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Dead Poets Mean Live Fascists

Gadfly | June 12th, 2023

By Ed Raymond

Why Is the Divided States of America the Most Unequal Society in the World?

I have hundreds of favorite poems that mean much more to me than long-winded prose. My absolute favorite is T.S. Eliot’s “The Love Song of J. Alfred Prufrock.” It contains the most depressing line about the human condition: “I should have been a pair of ragged claws scuttling across the floor of silent seas.”

My top short poem is by Ogden Nash in “Reflections on Icebreaking”: “Candy is dandy but liquor is quicker.” Doesn’t it contradict quickly every WCTU speech against booze ever written?

I also have lots of favorite movies, but one sticks out because it is about poetry. Robin Williams plays high school teacher John Keating in “The Dead Poets Society,” who opens one class lecture with this statement:

“We don’t read and write poetry because it’s cute. We read and write poetry because we are members of the human race. And the human race is filled with passion. And medicine, law, business, engineering, these are noble pursuits and necessary to sustain life.

“But poetry, beauty, romance, love, these are what we stay alive for.

“To quote from Whitman, ‘O me, O life?….of the questions of these recurring: of the endless trains of the faithless…of cities filled with the foolish; what good amid these, O me, O life?’

Answer: That you are here—that life exists, and identity, that the powerful play on and you may contribute a verse. That the powerful play ”goes on” and you may contribute a verse. What will your verse be?”

A Good Society Needs Doctors, Art Historians, Engineers, Musicians, and Writers

As teacher Keating says, doctors and engineers are necessary to sustain life, and we need art historians, musicians, and writers to enjoy and treasure life itself.

Last Sunday night Corky and I had the distinct pleasure to view the musical Les Miserables on PBS based on the 19th Century novel by Victor Hugo. I had read the novel in high school more than 70 years ago because one of my favorite English teachers handed it to me and said: “I think you will enjoy this one.” She knew I was French.

This is a short summary of the love and hate in Hugo’s France – and imagination:

In 1815 peasant Jean Valjean is released from a cruel prison after serving five years for stealing a loaf of bread so a starving sister’s family had something to eat—and serving another 14 years for escaping several times.

Valjean seeks shelter in the town of Digne (dignity?) at a bishop’s house. During the night he steals silver candlesticks and silverware. He is caught by the police, but the bishop saves him by saying they were gifts from him. The bishop makes Valjean promise to sell the silver and use the proceeds to become a better, more honest man.

Valjean adopts the name Madeleine and later becomes mayor of the small town where he has established a manufacturing process, employing several people. A local police inspector named Javert was a guard where Valjean was imprisoned and recognizes Valjean as a former prisoner.

That’s where the novel really starts. I’m not going any further. To know what happens, read Les Miserables. It hasn’t been on the list of banned books yet, by local or national idiots or Moms for Stupidity. The musical has characters with beautiful voices and great choruses, and the developed songs tell the story well, but would be difficult to follow without reading the book.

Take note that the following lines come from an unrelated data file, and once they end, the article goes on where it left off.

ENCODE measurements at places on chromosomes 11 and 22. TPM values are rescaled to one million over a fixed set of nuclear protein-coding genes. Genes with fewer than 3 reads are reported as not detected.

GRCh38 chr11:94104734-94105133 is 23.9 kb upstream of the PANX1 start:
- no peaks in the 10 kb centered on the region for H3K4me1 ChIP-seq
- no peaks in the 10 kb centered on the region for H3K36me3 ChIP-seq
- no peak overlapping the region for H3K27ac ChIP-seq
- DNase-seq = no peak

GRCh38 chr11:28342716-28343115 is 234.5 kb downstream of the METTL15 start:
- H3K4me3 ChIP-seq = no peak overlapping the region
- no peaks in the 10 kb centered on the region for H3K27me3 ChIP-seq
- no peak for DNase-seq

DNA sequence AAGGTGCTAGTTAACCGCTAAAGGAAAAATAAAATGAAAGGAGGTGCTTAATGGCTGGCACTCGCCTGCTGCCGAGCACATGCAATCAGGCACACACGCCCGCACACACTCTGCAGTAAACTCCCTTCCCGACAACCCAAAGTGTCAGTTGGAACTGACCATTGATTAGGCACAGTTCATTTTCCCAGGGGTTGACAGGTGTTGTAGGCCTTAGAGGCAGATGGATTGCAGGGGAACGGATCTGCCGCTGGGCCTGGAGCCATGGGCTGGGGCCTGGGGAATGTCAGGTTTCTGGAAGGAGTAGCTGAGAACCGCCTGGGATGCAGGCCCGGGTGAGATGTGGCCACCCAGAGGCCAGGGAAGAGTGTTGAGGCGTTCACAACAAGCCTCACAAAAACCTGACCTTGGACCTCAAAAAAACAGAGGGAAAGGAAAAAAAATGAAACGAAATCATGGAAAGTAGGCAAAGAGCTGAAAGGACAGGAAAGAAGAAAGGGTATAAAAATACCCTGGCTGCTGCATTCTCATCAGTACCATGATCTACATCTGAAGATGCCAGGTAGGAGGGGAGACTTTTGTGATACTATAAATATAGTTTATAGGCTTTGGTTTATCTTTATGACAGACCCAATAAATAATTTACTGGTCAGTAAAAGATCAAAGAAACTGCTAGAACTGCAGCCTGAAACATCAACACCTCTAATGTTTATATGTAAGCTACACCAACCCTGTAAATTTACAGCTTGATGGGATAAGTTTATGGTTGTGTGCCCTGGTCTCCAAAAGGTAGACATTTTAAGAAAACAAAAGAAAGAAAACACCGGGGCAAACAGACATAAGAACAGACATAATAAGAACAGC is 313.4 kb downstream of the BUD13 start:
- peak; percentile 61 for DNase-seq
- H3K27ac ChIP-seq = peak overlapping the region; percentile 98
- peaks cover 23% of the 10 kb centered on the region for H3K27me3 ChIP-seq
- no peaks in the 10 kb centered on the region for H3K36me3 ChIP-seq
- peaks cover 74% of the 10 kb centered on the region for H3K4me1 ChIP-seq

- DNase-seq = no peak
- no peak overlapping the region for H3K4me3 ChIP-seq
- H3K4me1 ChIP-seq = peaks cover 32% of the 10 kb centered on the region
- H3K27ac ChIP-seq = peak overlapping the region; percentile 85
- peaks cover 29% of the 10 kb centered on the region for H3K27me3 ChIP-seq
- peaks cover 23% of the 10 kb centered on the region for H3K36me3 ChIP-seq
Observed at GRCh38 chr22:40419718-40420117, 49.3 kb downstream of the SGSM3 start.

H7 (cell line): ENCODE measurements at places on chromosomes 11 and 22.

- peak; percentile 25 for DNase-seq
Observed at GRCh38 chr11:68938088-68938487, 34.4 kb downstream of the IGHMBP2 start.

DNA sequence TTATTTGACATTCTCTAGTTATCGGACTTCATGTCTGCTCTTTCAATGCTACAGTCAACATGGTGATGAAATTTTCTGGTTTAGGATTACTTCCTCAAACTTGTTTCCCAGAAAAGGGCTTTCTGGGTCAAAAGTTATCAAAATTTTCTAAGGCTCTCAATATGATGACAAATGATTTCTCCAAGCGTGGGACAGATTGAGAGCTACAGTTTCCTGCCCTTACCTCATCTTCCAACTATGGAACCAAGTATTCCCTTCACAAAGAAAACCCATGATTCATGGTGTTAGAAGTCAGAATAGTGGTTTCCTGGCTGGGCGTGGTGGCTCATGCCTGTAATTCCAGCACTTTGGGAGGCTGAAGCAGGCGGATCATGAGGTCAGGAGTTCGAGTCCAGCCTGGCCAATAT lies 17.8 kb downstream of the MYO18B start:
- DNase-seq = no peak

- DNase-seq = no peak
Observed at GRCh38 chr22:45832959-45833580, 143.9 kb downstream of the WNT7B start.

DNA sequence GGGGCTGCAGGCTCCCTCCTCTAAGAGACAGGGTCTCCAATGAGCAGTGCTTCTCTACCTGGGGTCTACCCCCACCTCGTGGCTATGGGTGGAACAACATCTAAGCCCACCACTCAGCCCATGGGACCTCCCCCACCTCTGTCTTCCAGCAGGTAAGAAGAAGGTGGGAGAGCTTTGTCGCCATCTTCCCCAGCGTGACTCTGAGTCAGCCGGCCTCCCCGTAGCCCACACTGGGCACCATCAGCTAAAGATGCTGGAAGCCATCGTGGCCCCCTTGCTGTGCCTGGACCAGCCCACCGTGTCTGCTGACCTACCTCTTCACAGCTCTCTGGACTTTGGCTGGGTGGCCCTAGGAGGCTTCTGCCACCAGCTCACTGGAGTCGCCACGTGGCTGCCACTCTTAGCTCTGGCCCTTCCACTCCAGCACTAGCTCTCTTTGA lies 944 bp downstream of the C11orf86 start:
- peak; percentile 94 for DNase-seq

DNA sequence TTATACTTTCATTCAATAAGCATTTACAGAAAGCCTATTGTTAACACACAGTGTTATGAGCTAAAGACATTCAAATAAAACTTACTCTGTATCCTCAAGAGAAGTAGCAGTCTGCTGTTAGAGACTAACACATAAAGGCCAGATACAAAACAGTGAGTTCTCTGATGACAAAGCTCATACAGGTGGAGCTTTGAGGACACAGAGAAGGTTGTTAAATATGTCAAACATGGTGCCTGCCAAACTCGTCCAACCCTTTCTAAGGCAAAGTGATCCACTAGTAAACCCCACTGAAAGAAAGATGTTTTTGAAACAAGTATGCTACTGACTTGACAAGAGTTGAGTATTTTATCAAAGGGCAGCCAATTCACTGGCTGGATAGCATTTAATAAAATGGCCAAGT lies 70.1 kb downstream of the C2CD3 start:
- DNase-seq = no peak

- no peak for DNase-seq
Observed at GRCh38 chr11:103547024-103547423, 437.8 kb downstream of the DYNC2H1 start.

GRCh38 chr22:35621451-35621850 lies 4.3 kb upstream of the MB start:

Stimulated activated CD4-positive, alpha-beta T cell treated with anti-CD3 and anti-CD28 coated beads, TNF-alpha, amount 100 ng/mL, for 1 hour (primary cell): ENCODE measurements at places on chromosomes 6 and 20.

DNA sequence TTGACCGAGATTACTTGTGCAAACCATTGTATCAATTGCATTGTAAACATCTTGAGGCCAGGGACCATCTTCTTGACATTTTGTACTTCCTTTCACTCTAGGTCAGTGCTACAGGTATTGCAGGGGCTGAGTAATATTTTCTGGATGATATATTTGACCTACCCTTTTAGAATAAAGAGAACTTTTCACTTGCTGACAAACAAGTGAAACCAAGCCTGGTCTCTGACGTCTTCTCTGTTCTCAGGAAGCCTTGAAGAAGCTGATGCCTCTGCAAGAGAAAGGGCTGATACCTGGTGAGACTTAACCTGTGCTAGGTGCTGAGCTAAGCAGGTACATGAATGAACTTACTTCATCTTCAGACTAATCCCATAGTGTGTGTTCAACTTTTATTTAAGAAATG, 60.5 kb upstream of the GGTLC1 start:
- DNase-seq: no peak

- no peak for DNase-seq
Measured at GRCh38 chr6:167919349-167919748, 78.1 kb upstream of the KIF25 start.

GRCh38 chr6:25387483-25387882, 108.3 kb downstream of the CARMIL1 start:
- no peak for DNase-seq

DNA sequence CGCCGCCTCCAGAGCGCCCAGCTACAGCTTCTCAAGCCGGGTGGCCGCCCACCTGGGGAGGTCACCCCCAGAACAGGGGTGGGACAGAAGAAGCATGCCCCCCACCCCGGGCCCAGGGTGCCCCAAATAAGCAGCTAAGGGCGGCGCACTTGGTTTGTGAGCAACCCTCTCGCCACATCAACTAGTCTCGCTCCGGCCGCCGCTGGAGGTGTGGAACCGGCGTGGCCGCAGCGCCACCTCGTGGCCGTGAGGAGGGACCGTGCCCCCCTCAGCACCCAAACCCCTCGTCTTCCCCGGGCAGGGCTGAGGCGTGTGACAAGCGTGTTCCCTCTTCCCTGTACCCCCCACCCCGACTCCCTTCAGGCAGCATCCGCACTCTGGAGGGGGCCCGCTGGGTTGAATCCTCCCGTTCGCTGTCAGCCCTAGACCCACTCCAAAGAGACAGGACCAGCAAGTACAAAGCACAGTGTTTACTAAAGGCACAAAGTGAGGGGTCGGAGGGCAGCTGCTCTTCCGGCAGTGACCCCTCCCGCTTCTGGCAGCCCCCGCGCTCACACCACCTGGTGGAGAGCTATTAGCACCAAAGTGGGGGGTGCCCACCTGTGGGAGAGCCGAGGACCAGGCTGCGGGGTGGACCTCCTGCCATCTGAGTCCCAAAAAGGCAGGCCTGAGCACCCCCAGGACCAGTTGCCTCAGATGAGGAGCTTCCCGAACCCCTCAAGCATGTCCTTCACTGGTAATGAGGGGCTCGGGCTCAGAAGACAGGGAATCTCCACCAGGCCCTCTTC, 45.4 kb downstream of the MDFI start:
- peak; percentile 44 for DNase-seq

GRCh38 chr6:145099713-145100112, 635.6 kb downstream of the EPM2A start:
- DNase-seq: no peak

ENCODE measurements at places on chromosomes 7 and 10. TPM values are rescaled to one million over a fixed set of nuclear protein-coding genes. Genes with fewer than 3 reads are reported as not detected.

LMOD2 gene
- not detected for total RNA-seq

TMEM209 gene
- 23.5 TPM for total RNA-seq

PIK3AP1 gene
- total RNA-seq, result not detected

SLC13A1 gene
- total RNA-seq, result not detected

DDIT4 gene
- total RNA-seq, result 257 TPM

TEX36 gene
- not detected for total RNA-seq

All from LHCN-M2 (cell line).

If We Don’t Solve Economic Inequality, We Will Be Carrion for Fascist Vultures

The latest financial surveys indicate that about 60% of American families live paycheck to paycheck and can’t come up with more than $400 to cover a small emergency.

We also know that 45 million American adults as old as 90 owe more than $1.7 trillion in college debt. (Forty-one million Americans also have health care debt!) Of that total, 53% owe less than $20,000, 21% owe between $20,000 and $40,000, 18% owe between $40,000 and $100,000, and 7% owe between $100,000 and $300,000.

The average White graduate owes $28,006 while the average Black graduate owes $52,706. Black graduates are three times more likely to default on their debt within four years of graduation. Guess why.

While many European countries offer free college, the Divided States of America has increased costs of college higher than even the increases in healthcare.

Most school districts in the DSA are short of qualified teachers. The average beginning salary for teachers comes out to be close to $16.00 an hour. Legislators, are you kidding me? I made more money my senior year in college working off odd jobs such as singing at birthday parties than I did my first year of teaching!

Legislators, do you expect beginning teachers to pay off their student loans while earning burger-flipping salaries? With student loans eating up $300 to $500 a month, you expect them to live in their parent’s basement and bike to their teaching jobs?

One-third of Generation Z adults 18-24 still live with their parents because of student debt!

No doubt the student loan fiasco has provided the fuel for the skyrocketing costs of higher education. $20,000 tuition at state universities for All-American Jack or Jane Armstrong when the parent’s annual income barely breaks $58,000 makes as much sense as a Rube Goldberg machine to light a candle.

Billionaires, wake up! By tax loopholes, evasion, and cheating, you are ruining your country. Living in the Sargasso Sea on your superyacht might be quite boring.